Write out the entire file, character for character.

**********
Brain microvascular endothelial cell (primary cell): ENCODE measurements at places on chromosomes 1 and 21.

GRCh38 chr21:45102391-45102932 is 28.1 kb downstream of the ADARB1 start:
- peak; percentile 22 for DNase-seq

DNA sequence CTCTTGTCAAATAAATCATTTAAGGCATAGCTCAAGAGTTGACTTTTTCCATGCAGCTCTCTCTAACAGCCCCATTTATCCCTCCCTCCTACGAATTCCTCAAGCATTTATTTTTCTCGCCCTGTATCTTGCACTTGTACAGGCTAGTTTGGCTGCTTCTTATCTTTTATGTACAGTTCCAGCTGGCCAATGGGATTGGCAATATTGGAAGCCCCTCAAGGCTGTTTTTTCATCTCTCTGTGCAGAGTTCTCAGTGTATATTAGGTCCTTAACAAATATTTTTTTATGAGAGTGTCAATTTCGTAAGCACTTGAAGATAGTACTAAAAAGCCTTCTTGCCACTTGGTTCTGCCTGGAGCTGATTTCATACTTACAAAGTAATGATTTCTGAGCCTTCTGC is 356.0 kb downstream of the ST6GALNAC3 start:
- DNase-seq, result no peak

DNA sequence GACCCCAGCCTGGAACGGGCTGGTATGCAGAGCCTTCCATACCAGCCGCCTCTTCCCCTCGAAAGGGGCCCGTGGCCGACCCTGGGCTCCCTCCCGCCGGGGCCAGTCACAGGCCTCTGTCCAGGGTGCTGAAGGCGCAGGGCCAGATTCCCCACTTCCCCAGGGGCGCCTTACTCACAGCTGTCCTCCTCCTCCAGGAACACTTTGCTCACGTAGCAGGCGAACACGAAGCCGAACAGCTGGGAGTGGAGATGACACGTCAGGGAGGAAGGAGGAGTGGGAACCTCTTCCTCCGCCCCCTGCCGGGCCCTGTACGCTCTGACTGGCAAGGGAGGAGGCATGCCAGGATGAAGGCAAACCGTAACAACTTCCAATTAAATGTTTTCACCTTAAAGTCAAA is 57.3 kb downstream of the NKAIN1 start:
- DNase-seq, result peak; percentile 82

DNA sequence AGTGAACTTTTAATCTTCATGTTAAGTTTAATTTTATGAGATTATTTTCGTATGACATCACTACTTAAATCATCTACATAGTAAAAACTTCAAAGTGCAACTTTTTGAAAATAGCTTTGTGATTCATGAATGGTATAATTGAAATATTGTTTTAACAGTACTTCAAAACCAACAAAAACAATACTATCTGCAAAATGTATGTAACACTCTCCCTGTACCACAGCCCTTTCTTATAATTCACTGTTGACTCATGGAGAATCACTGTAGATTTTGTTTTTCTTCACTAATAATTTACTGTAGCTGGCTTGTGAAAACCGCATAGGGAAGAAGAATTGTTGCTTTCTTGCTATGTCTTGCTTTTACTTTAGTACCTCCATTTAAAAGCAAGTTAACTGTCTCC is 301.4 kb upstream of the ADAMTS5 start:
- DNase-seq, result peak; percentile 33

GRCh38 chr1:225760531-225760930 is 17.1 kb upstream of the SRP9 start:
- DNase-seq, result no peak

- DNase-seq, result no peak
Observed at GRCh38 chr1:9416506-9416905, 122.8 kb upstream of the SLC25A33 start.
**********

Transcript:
Brain microvascular endothelial cell (primary cell): ENCODE measurements at places on chromosomes 1 and 21.

GRCh38 chr21:45102391-45102932 is 28.1 kb downstream of the ADARB1 start:
- peak; percentile 22 for DNase-seq

DNA sequence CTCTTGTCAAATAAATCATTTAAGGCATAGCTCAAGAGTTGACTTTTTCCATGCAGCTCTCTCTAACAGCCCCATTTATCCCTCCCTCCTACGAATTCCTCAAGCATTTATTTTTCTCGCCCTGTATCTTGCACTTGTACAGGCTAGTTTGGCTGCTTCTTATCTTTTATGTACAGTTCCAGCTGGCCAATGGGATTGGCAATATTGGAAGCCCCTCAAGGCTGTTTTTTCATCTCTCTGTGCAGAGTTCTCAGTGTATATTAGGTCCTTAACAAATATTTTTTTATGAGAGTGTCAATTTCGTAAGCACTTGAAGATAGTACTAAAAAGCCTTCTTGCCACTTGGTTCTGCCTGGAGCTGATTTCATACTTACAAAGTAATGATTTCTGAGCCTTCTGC is 356.0 kb downstream of the ST6GALNAC3 start:
- DNase-seq, result no peak

DNA sequence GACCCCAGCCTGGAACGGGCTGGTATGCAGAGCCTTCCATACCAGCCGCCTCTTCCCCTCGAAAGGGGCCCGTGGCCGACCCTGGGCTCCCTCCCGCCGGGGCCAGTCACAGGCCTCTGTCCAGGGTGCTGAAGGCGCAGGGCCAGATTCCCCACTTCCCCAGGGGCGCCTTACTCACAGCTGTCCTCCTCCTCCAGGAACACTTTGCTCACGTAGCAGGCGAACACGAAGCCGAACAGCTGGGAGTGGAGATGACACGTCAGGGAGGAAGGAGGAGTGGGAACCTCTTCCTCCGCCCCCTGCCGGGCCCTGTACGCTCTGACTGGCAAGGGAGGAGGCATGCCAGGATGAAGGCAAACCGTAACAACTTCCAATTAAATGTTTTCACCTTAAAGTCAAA is 57.3 kb downstream of the NKAIN1 start:
- DNase-seq, result peak; percentile 82

DNA sequence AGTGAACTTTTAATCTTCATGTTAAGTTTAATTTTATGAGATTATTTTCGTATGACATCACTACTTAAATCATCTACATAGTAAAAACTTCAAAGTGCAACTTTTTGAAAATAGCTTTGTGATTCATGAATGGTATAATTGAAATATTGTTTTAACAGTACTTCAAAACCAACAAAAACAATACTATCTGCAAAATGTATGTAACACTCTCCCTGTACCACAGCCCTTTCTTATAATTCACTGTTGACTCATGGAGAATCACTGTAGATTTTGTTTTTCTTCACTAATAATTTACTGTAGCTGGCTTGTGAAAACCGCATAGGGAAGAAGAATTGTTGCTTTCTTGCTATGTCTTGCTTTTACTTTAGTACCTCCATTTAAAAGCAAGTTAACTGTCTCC is 301.4 kb upstream of the ADAMTS5 start:
- DNase-seq, result peak; percentile 33

GRCh38 chr1:225760531-225760930 is 17.1 kb upstream of the SRP9 start:
- DNase-seq, result no peak

- DNase-seq, result no peak
Observed at GRCh38 chr1:9416506-9416905, 122.8 kb upstream of the SLC25A33 start.